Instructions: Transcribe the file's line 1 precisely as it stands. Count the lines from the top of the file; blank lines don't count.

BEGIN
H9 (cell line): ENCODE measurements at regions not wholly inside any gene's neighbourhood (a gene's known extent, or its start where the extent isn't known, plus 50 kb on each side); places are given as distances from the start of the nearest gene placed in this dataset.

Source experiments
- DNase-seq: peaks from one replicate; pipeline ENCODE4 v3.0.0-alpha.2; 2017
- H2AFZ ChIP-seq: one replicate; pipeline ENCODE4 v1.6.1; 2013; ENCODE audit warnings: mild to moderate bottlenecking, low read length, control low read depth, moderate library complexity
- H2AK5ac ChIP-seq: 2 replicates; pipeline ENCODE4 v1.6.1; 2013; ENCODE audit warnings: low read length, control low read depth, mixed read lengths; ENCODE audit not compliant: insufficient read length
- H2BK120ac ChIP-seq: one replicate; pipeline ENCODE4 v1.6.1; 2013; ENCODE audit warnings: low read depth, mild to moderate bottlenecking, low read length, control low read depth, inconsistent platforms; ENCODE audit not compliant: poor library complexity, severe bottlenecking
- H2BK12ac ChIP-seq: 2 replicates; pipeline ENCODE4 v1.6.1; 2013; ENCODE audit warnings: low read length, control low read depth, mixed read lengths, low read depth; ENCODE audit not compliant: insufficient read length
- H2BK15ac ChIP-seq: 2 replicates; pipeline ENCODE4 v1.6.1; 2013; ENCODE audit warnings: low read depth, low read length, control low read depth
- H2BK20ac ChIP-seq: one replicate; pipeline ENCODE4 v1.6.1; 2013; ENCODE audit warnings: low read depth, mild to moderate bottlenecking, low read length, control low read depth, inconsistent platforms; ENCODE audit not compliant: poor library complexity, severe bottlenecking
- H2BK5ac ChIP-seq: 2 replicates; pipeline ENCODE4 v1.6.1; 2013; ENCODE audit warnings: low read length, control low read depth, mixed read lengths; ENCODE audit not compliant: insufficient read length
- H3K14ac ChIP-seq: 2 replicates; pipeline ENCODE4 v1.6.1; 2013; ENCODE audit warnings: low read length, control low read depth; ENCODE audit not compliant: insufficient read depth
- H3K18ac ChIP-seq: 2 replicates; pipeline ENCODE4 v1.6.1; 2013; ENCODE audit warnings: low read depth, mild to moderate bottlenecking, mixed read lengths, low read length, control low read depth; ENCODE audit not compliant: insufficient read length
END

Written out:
H9 (cell line): ENCODE measurements at regions not wholly inside any gene's neighbourhood (a gene's known extent, or its start where the extent isn't known, plus 50 kb on each side); places are given as distances from the start of the nearest gene placed in this dataset.